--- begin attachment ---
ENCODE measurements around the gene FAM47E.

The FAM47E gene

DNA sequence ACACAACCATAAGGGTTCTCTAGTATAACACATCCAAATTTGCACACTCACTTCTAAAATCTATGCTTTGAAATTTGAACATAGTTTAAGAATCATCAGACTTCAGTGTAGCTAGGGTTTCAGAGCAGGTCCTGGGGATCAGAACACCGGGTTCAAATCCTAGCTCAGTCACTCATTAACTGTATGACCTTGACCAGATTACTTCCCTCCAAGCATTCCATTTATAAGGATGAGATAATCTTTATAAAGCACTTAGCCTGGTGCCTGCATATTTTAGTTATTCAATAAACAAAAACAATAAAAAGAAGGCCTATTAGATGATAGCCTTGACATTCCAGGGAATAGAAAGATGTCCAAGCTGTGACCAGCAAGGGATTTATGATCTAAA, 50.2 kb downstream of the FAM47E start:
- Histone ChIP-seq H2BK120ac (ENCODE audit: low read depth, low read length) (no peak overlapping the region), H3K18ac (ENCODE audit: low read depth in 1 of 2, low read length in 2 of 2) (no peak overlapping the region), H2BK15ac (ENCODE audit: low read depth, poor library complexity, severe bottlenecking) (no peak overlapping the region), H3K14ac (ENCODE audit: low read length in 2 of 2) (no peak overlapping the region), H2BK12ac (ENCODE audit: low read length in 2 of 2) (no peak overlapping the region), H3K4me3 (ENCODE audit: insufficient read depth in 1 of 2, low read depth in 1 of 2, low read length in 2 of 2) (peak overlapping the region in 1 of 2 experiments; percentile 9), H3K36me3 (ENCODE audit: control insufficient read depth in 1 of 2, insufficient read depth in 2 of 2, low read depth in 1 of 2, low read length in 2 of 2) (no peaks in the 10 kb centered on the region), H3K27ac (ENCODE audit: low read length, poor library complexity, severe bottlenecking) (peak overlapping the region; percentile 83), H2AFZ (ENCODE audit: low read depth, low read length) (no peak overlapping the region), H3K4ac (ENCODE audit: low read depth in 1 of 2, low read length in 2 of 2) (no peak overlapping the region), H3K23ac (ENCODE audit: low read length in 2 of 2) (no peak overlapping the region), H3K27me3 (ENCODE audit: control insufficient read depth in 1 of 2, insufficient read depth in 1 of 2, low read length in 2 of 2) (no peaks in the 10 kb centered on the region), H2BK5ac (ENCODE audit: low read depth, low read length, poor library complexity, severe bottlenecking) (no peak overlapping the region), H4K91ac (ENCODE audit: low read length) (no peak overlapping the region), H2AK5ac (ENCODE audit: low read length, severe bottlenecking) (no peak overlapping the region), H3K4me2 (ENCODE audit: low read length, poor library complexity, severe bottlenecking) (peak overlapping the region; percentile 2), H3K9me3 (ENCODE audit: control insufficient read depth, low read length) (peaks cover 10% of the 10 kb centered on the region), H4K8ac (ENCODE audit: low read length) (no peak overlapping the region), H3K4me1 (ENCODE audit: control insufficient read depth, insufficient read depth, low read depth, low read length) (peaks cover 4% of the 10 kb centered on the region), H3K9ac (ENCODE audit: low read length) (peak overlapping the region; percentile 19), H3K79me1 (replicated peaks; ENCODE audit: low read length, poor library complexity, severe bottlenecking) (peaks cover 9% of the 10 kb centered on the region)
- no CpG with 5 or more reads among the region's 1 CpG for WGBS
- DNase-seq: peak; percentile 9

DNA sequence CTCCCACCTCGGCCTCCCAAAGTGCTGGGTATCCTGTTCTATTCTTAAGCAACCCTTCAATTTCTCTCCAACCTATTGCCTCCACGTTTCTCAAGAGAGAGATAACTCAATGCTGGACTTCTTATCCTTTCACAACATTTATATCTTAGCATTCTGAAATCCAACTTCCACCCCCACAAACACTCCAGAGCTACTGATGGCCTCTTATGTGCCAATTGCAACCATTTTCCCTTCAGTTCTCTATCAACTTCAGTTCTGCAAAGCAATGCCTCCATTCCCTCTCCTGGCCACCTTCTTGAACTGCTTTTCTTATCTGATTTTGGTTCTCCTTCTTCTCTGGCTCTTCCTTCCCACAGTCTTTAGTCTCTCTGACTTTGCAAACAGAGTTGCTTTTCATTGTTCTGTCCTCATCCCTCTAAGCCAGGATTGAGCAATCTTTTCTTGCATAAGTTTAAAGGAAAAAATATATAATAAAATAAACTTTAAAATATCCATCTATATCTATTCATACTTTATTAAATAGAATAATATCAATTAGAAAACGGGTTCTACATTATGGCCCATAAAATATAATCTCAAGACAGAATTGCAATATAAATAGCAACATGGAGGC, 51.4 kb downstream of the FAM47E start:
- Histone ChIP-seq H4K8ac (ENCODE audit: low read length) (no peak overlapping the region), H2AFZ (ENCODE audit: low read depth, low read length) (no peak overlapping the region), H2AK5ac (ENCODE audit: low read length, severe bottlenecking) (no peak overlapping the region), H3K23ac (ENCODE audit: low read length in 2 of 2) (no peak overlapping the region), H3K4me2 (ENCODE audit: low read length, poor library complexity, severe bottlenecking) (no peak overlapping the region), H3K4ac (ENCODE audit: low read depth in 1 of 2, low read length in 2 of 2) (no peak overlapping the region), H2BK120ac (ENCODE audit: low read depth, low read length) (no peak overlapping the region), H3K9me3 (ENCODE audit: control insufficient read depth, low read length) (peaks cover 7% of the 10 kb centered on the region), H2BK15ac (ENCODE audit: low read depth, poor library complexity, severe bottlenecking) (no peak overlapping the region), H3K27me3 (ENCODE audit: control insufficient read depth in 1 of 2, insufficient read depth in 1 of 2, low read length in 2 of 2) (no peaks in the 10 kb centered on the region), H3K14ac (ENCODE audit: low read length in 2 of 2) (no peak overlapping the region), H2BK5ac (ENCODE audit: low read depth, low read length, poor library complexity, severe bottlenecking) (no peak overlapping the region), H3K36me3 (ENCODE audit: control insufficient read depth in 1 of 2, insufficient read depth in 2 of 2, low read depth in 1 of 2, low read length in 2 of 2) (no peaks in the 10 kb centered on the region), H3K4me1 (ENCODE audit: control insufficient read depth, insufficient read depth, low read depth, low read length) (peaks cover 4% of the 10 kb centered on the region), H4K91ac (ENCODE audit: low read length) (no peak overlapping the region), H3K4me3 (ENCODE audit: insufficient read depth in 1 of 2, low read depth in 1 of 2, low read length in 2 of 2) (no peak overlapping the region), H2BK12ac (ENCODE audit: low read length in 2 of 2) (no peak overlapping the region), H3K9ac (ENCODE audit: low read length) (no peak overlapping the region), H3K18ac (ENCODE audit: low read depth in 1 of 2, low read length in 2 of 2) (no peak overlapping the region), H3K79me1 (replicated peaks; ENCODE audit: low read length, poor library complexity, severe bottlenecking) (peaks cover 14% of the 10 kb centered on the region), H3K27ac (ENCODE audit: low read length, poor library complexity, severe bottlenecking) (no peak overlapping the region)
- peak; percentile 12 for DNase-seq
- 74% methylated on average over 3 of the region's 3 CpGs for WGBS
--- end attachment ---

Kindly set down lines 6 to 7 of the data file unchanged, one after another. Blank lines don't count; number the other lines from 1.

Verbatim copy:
- DNase-seq: peak; percentile 9

DNA sequence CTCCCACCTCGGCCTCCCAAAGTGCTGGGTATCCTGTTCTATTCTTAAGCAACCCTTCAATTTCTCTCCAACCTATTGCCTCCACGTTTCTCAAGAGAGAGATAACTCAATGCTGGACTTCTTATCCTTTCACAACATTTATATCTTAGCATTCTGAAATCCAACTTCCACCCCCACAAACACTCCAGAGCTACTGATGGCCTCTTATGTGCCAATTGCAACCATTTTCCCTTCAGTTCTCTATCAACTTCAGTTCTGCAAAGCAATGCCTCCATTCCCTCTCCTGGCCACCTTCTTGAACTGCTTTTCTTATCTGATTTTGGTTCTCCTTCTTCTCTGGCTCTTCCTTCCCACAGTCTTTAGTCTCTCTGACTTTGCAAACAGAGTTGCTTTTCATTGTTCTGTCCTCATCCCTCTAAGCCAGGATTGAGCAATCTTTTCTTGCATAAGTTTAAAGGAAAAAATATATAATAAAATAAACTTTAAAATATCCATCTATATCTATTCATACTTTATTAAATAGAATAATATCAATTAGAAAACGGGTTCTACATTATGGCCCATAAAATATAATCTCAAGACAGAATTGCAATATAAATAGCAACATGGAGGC, 51.4 kb downstream of the FAM47E start: